When everything around you feels like chaos and even your own mother is disappointed in you... it is very easy to forget your purpose. Assuming you ever knew it in the first place. You give yourself points for keeping your head above water and repeat over and over "Keep swimming, keep swimming." (Yes, Dory from "Nemo"). Come to think - maybe Dory has another lesson - because she constantly forgets what she has just done or who she has met, everything is constantly new for her. Hmmm... I need to ponder that one too.

Anyway. "Stupidity is doing the same thing over and over and expecting a different result."

I have been wracking my brain trying to solve (perceived) problems for my mother, my children, even my ex-husband. I have "complaints" about work, friends, family, real estate, and the current state of Zentangle®. Seriously! I bet you all know what I mean? It is so easy to fall into that state of just being discontent. Like everyone is out to get you and messing up your stuff... just because they can. Yes, we both know it is just a way of thinking about it, "thoughts become things", be happy, don't worry...

I was trying to remember why I felt so much MORE confident last year even though it was filled with insane events that were not in my control. Sure, I whined plenty last year, but I FELT more in control of my own actions and feelings. Is that confidence? This year, as part of my feeling-like-I have-to-solve-everyone's-problems I've thought about moving my studio downstairs where Wingdoodle (my recently closed store) used to be. I've been agonizing over what to call it - The Belfry- doesn't really work for a ground floor space, how do I fit all my stuff into that space, and how do I run another store when I can barely keep up with all my current endeavors? Yep, I have seriously been making myself crazy with these stupid thoughts. Yet, when you finally get angry enough to want to scream - that's when you actually find out what is important to you - my inner child is yelling "but I don't WANT to move! I don't WANT to run a store! I don't WANT to be responsible for solving YOUR problems!" Interesting.

I am a problem solver. Some people would call me an artist. My mother calls me flaky. But I work in whatever medium is required to solve the problem. It might be acrylic paint, glass, dirt, teaching Zentangle or database design. "Problems" are not always bad things - often they are just situations that need ideas or solutions. And many, many times, there is no one within ten miles of me who can actually see the problem that I am addressing.  Once the problem is dealt with, there is no point (for me) in doing the same thing. To many people, it appears that I lose interest or I move on to something else. Flaky. If I continue in the same vein, repeating something - like running a store, or other repetitive work - I get depressed and lose all my confidence. If I continue to solve things and do new things, I gain confidence, make friends, make money, and I'm pretty much happy.  It makes sense.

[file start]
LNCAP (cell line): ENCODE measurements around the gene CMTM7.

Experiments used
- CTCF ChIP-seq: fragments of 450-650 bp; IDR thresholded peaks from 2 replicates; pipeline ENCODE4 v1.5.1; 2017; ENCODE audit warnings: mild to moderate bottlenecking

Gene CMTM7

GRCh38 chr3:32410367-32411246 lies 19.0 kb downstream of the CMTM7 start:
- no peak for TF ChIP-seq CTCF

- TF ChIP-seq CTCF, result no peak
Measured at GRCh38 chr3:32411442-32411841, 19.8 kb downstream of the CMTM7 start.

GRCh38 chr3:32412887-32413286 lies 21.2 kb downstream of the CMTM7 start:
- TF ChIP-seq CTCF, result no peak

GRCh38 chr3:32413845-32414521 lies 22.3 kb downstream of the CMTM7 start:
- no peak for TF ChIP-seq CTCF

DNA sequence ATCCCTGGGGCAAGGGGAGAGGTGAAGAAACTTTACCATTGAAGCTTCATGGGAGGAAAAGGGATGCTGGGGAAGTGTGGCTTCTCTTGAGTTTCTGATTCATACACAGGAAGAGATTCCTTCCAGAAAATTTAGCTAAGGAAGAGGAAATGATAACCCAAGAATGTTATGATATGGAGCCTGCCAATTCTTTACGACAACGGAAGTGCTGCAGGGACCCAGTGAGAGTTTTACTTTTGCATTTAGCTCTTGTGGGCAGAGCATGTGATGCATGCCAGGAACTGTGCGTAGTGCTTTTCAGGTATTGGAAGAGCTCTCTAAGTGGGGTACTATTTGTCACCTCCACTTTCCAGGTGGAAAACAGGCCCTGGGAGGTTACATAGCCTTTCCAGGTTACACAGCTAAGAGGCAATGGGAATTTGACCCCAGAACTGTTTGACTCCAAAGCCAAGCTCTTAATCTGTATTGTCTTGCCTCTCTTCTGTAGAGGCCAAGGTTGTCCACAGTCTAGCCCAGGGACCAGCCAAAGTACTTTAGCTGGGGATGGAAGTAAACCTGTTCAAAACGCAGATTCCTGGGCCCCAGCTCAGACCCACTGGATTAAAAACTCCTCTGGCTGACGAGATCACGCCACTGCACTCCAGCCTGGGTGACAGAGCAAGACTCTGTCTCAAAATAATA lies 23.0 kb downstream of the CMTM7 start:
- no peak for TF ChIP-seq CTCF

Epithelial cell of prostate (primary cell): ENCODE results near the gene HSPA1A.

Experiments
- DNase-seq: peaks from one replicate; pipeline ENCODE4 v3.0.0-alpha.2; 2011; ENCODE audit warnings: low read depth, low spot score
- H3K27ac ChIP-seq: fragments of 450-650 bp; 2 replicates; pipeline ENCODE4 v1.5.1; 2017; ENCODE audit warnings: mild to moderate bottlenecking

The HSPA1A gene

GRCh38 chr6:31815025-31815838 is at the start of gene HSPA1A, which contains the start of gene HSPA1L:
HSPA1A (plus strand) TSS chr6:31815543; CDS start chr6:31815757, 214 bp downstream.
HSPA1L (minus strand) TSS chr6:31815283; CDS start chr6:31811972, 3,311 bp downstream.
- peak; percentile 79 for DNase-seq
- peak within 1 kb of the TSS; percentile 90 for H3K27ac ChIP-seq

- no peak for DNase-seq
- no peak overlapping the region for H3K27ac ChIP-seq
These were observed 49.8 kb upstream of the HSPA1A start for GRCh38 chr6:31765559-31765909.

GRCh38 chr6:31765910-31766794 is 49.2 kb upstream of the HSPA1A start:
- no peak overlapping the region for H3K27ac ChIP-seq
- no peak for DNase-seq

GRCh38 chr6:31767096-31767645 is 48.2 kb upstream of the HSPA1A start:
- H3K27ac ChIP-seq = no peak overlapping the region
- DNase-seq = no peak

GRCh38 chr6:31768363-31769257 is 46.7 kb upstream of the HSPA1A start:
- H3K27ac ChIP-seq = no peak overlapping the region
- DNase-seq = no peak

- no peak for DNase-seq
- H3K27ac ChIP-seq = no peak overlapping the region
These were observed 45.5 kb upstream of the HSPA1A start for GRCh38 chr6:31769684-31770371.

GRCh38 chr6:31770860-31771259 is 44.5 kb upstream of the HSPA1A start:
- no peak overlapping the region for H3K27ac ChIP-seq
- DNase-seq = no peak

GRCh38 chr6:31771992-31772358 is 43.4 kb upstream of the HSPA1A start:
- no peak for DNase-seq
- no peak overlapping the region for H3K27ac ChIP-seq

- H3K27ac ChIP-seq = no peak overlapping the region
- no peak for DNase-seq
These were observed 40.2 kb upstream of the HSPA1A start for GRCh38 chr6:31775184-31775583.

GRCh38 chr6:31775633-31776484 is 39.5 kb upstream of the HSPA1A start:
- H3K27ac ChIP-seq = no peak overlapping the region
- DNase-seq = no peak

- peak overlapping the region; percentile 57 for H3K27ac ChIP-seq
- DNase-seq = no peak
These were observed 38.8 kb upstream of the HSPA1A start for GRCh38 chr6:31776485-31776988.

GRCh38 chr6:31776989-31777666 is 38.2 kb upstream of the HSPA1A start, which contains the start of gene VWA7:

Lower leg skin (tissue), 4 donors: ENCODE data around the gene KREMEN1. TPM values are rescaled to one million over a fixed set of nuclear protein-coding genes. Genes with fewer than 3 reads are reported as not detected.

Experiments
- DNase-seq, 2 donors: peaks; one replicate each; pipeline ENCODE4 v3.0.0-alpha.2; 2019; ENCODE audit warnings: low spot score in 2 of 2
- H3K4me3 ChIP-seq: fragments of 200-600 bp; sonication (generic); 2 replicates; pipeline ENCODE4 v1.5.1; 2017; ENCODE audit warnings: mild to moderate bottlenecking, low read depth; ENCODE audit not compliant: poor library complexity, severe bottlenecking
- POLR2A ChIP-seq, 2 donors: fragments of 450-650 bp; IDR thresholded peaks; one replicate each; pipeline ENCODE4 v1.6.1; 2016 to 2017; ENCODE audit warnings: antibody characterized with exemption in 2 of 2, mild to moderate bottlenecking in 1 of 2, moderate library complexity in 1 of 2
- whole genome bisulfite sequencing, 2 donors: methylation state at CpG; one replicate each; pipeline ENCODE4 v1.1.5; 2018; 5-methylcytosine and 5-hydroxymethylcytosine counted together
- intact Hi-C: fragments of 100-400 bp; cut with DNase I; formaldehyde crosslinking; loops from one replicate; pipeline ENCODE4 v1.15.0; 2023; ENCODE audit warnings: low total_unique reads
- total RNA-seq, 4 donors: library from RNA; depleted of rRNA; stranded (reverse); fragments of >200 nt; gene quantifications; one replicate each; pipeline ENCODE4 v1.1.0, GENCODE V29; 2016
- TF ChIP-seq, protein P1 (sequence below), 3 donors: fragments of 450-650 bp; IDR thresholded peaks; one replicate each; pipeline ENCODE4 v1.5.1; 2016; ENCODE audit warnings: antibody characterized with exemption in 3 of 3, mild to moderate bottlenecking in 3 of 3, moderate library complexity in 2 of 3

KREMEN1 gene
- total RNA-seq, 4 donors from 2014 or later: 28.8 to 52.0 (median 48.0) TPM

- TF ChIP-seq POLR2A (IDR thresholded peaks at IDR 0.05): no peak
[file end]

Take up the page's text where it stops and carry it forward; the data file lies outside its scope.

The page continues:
The one area where I seem to get really snagged is in the area of solving problems FOR a person. I KNOW that you can't change other people. I KNOW that, but my brain can't distinguish one challenge from another. What I have recently come to understand is that my confidence is reinforced from helping people to learn to solve their OWN problems. No, not like a therapist, more like a Zentangle teacher. I have been explaining Zentangle for years as a way to teach creative confidence. I have noticed that even the Zentangle people have taken that tagline as their own to replace "meditation" in their descriptions. Because that's what everything important boils down to: creative confidence.

People with creative confidence not only can solve their own problems, they take responsibility for themselves (thus decreasing their negative impact on those around them), and they see the world as basically a good place with some "problems" that need tweaking.

Here is a wonderful TED talk by David Kelley on this very subject.

Creative confidence is what powers our perception. What he says about the people who are afraid of snakes makes sense, but the example of the MRI machines is just a whack to the side of the head. "DUH!?" We are afraid of things because we are told to be afraid of them. We make everything so much more complicated than it really is. It's all perception.  If I hear the words "CT scan", "radiation", "Xray", "needle"... agh, my hands start to sweat. I have had plenty of bad experiences with all those things and more. But take a look at the MRI room in this video.... ohmigosh it looks like FUN!

Hospitals are cold, impersonal and terrifying. What else would you expect? But one person saw it as a problem to be solved, had a vision of how to fix it - his friends thought he was crazy - but he made it real anyway. And now it seems so obvious to everyone.

So instead of feeling cut off from people because they don't see what I see, perhaps my purpose in life is to help change what others are seeing?

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